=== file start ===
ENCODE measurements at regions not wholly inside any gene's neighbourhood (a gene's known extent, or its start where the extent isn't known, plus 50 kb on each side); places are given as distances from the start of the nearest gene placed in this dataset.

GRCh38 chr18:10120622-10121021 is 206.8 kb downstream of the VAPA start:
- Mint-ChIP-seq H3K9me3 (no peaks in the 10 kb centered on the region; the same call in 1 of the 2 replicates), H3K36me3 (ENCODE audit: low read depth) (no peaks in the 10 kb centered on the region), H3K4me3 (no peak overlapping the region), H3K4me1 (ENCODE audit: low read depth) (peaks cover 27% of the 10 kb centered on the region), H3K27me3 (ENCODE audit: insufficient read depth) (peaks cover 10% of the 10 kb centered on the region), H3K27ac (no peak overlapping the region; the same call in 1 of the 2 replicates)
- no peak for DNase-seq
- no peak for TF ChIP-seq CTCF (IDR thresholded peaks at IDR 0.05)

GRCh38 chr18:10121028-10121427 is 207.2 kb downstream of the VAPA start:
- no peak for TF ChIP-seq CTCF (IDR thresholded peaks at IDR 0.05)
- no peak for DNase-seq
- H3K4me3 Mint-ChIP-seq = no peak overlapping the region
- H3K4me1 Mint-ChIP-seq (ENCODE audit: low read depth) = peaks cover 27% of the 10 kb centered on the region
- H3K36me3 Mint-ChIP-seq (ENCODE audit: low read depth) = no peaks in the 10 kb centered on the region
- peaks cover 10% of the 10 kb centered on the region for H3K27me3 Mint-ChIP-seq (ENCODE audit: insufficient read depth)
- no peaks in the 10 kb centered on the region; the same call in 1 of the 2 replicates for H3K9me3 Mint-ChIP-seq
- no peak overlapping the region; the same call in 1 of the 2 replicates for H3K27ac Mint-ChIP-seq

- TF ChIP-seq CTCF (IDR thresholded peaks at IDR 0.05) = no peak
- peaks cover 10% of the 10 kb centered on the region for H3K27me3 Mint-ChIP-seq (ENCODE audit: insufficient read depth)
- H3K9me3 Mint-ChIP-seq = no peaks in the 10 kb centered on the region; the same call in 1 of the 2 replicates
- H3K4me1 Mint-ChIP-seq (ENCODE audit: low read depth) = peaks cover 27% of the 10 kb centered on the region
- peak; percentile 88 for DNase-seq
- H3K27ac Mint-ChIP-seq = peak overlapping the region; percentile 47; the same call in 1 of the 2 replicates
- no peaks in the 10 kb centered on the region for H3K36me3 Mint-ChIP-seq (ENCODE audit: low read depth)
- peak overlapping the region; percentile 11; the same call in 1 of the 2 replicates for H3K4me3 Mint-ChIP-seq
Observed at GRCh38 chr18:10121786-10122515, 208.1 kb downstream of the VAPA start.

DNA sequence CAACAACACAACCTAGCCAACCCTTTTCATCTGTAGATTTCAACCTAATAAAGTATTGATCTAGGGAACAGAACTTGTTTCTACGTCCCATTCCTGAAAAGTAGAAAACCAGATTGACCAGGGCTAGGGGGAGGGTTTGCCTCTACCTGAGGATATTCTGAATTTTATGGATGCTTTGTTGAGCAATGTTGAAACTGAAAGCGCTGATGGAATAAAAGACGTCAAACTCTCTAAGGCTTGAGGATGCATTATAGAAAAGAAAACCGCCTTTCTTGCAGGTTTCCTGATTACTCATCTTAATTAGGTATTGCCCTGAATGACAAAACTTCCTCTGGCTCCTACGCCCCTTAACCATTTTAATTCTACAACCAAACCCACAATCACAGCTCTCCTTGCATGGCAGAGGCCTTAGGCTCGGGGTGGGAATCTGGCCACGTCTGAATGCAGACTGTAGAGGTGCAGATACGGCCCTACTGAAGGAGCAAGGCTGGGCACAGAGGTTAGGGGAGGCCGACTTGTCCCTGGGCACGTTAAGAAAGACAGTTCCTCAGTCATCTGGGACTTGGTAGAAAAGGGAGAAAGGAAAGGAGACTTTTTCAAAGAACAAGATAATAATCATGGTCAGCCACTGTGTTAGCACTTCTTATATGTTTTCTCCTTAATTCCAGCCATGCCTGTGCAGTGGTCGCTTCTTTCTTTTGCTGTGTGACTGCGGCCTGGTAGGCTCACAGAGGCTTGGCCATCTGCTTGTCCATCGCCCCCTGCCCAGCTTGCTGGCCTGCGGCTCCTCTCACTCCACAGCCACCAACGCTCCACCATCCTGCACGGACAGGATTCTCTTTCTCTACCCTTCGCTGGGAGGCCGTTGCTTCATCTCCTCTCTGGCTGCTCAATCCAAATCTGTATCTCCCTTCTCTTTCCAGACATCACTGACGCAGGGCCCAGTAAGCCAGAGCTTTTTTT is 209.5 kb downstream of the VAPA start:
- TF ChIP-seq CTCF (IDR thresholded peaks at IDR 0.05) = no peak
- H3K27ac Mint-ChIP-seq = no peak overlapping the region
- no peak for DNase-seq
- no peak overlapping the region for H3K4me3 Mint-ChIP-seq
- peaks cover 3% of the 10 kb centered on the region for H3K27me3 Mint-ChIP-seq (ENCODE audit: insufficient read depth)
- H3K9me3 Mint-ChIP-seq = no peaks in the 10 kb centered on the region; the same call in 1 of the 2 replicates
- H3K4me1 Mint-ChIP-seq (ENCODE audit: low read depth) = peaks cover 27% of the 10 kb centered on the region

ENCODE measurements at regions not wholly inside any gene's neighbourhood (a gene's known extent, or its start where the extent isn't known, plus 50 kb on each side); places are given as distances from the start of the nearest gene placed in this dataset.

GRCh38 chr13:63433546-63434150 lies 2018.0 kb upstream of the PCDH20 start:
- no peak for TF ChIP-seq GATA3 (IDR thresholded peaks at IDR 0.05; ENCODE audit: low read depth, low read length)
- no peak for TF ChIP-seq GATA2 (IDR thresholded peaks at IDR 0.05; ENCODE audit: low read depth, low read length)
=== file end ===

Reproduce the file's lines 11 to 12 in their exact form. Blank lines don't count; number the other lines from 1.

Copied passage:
- H3K36me3 Mint-ChIP-seq (ENCODE audit: low read depth) = no peaks in the 10 kb centered on the region
- peaks cover 10% of the 10 kb centered on the region for H3K27me3 Mint-ChIP-seq (ENCODE audit: insufficient read depth)